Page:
Business Over Tapas 20 August 2015 Nº 126

20 Agosto 2015  Sección; Especiales 1212 votos

Editorial:

The eventual national elections – we still don’t have a date – will without any doubt provide no one with an absolute majority, and so we shall enter into the murky world of pacts (which never do anyone much good, it seems).

The Press is helpfully suggesting that Podemos should make friends with the Izquierda Unida, which would have the effect of causing the new party to more or less disappear. A much better and more likely scenario would be a PSOE-Podemos coalition following the results (a scenario which naturally concerns Mariano Rajoy). But first, we have the Catalonian elections, which may prove to be more than the Old Guard can handle.

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Housing:

‘By the end of the year, Spanish property prices are set to rise by 2% on average, says Bankinter commercial bank. And in 2016, some locations could achieve double that gain, with prices up by 4%, reports agent Crystal Shore Properties. There could be 50,000 new home sales in 2015 and up to 80,000 in 2016, according to Bankinter’s report, which has just been published. Altogether, Spanish home sales could reach 380,000 by the end of 2015 and 420,000 in 2016, although they are still far behind peak levels achieved in the mid 2000s...’. The article comes from Opp. Today.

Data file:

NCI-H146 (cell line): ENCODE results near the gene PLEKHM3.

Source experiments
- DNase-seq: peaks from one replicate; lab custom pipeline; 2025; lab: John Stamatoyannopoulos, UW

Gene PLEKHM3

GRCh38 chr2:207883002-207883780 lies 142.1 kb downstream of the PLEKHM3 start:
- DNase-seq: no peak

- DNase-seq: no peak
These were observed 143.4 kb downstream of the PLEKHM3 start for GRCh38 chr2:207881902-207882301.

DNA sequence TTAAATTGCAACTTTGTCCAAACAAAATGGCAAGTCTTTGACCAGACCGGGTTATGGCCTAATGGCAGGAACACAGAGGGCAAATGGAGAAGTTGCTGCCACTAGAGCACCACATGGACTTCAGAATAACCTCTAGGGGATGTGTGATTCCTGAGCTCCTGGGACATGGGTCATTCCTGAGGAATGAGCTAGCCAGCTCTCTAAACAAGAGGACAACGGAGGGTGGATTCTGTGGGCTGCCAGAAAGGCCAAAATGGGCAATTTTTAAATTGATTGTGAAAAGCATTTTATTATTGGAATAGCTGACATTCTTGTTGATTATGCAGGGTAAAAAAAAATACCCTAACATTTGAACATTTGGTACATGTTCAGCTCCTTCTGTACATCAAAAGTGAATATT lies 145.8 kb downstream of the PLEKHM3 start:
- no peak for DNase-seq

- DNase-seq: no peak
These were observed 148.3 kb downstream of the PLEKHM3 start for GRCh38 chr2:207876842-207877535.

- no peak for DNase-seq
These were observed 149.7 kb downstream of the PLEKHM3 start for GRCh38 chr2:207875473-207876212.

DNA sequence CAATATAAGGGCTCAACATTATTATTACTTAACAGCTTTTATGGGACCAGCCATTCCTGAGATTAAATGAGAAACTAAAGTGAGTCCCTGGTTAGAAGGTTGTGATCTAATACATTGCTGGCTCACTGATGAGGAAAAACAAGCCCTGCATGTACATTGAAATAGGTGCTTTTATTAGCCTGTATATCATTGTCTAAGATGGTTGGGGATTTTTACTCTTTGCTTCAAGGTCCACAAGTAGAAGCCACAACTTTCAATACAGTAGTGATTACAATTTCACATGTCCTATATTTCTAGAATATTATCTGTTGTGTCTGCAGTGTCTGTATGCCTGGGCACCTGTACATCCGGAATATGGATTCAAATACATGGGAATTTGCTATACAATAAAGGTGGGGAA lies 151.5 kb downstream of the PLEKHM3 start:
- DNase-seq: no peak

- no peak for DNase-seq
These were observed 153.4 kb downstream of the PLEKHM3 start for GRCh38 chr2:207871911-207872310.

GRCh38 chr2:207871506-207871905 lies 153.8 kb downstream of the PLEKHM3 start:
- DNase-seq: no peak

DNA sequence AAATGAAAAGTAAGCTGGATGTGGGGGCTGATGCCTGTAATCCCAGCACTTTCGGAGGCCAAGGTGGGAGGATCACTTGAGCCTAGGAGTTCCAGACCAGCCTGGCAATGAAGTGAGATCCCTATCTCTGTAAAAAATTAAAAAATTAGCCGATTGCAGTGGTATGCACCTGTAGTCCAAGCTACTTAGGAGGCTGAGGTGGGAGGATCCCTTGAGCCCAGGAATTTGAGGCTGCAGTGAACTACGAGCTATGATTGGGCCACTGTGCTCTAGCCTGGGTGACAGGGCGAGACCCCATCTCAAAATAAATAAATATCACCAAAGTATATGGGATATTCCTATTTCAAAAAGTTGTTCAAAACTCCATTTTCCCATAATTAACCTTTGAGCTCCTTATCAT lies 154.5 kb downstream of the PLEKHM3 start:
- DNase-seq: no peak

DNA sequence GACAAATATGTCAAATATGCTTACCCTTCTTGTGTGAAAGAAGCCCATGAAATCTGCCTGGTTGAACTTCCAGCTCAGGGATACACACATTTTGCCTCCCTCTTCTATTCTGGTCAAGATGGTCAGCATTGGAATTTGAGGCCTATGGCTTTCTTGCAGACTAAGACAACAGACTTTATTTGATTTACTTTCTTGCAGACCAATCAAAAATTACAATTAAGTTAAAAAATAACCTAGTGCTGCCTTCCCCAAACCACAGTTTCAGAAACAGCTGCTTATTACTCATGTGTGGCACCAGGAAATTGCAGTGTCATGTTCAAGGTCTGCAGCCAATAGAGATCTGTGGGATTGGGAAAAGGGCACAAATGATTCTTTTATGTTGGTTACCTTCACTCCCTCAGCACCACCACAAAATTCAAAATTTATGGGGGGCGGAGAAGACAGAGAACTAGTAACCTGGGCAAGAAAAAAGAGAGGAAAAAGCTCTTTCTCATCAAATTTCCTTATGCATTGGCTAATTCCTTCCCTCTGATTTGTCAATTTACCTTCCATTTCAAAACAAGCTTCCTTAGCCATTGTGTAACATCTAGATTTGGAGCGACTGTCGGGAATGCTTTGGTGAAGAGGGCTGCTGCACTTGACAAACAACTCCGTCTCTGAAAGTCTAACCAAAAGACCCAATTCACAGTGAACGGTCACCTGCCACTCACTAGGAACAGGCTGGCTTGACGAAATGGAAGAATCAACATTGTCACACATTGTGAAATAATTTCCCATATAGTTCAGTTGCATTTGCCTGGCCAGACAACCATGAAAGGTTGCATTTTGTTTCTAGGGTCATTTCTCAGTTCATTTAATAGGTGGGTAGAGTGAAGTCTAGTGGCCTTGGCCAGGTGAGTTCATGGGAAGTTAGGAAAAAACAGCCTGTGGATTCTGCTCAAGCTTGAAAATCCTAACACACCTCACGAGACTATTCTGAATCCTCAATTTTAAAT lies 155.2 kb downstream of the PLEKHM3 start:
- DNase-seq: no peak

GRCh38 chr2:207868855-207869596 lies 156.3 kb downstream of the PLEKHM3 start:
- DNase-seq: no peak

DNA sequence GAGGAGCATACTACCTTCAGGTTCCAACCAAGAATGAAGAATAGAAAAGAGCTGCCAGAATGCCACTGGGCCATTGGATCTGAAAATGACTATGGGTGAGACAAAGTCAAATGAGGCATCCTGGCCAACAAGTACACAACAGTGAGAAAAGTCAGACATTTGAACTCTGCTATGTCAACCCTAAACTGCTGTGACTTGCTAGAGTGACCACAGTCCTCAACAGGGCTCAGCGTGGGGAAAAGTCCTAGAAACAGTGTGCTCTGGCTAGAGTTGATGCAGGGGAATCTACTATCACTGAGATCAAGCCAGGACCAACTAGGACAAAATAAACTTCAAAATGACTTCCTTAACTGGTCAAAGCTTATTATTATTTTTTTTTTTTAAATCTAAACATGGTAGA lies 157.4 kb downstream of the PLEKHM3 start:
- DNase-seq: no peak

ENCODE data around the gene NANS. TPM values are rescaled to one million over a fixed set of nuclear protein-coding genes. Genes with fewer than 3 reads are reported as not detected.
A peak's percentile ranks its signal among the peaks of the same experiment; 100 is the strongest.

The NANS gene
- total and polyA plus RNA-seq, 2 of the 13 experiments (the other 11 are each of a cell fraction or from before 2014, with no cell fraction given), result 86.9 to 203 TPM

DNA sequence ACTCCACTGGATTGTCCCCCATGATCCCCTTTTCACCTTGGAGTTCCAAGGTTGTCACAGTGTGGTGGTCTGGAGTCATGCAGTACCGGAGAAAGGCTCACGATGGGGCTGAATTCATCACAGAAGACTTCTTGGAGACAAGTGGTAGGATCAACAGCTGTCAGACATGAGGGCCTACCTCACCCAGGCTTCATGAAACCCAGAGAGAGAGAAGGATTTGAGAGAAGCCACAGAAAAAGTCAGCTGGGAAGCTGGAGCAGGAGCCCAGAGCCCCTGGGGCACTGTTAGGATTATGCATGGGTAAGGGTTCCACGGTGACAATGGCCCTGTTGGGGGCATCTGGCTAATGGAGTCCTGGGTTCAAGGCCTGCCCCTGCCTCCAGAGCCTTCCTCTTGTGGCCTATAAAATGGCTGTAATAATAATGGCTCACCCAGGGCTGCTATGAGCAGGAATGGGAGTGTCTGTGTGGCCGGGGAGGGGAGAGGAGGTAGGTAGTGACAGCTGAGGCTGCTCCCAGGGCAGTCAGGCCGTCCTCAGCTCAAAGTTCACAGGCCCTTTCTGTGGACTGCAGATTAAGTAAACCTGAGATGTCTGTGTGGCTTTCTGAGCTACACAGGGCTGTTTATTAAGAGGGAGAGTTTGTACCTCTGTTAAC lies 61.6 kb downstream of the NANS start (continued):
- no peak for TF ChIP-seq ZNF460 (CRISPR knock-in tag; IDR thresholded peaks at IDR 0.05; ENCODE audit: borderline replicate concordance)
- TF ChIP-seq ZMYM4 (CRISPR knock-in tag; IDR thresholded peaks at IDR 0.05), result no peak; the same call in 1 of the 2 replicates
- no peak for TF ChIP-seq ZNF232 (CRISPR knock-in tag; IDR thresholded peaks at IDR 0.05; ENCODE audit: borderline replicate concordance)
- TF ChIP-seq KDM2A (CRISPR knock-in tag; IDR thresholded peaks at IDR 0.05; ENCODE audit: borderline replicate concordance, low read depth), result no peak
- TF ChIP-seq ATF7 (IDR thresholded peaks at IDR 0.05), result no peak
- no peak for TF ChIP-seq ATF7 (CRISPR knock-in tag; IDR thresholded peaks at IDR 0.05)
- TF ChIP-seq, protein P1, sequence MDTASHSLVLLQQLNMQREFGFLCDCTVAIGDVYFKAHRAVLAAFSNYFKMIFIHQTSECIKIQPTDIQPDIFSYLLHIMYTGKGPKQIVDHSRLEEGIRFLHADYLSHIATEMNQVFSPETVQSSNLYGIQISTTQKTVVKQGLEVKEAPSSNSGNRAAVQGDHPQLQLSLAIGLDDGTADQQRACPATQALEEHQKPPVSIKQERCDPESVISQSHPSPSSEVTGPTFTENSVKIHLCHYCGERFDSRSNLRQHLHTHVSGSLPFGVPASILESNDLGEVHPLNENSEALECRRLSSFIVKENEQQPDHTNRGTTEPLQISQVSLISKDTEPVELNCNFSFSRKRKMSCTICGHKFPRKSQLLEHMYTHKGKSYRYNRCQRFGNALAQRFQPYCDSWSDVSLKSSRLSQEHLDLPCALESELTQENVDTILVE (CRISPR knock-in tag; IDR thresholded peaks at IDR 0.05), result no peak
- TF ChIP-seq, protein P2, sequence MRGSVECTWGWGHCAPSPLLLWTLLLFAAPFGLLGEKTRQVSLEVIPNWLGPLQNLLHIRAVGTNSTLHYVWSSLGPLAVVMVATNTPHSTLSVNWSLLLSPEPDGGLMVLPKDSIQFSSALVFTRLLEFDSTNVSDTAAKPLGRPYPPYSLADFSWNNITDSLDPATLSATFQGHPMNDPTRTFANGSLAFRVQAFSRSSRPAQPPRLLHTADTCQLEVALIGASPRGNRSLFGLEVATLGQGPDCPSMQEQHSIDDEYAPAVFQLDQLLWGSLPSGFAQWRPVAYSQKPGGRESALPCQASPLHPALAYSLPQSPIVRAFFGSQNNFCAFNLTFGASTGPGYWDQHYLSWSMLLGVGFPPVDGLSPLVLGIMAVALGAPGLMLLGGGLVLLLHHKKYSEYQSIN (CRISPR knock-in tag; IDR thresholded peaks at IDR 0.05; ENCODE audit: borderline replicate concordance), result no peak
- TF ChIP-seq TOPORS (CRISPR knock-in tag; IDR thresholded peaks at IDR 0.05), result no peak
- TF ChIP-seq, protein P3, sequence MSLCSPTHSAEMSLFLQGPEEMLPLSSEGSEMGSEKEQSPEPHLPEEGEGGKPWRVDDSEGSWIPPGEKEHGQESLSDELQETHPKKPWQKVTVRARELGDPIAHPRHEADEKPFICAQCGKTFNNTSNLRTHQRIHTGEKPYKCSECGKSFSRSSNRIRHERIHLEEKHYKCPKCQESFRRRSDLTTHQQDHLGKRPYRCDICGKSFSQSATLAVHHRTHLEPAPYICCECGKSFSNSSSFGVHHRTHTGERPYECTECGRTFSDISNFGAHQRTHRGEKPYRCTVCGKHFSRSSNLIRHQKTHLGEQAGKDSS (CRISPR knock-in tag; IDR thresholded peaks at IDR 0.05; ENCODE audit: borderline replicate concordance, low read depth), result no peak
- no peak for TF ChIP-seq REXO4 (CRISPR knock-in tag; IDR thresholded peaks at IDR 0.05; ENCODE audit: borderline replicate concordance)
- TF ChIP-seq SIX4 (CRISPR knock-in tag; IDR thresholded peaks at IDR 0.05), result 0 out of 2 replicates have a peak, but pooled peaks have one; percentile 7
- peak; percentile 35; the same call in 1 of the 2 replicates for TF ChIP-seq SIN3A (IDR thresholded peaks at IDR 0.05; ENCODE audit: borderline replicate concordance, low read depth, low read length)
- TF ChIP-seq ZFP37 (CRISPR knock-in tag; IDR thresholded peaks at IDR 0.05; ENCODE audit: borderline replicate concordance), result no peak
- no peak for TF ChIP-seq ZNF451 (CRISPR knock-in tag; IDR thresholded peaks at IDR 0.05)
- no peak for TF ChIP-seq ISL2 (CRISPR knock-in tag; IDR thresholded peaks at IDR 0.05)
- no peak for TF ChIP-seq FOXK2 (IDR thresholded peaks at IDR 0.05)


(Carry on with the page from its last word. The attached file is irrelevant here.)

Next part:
‘There are currently around 700,000 British nationals who own property in Spain. Some are resident there, even more own second or holiday homes, and some simply own investment properties. However, one problem that British owners of Spanish properties have had to contend with is inheritance tax. Until quite recently, residents were taxed at an almost negligible rate but others were subject to excessive and, it has now been ruled, discriminatory levels of tax...’. From Property Secrets.

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Tourism:

The threat to Airbnb (and owners of ‘unregistered tourist apartments’) over in Barcelona.

‘Iberia Handling is going on strike at Málaga airport this Friday and 8,000 passengers will be affected. The stoppage on August 21 will last for two hours between 10 and 12 and will be repeated the following Friday August 28; it has been called by union UGT for the ‘numerous redundancies and accidents in the workplace’...’. From Typically Spanish.

Those Guide Books – Fodor’s, The Rough Guide, Lonely Planet and so on, all put Catalonia down as a separate country (Lonely Planet, for example, apparently says: ‘...Today, Catalonia is officially a semi-autonomous region, but it is perceived as a separate country (crossing the border with Aragon and Valencia and you will soon perceive the difference)...’. Other peculiar opinions in the popular guides include, for example, that Spain is run by the Opus Dei and the Legionarios de Cristo (Fodor’s). Another, Frommer’s, allegedly reckons that ‘groups of the extreme right, particularly from the Falange, still lurk in the political background...’. El País tries to have some fun...

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Finance: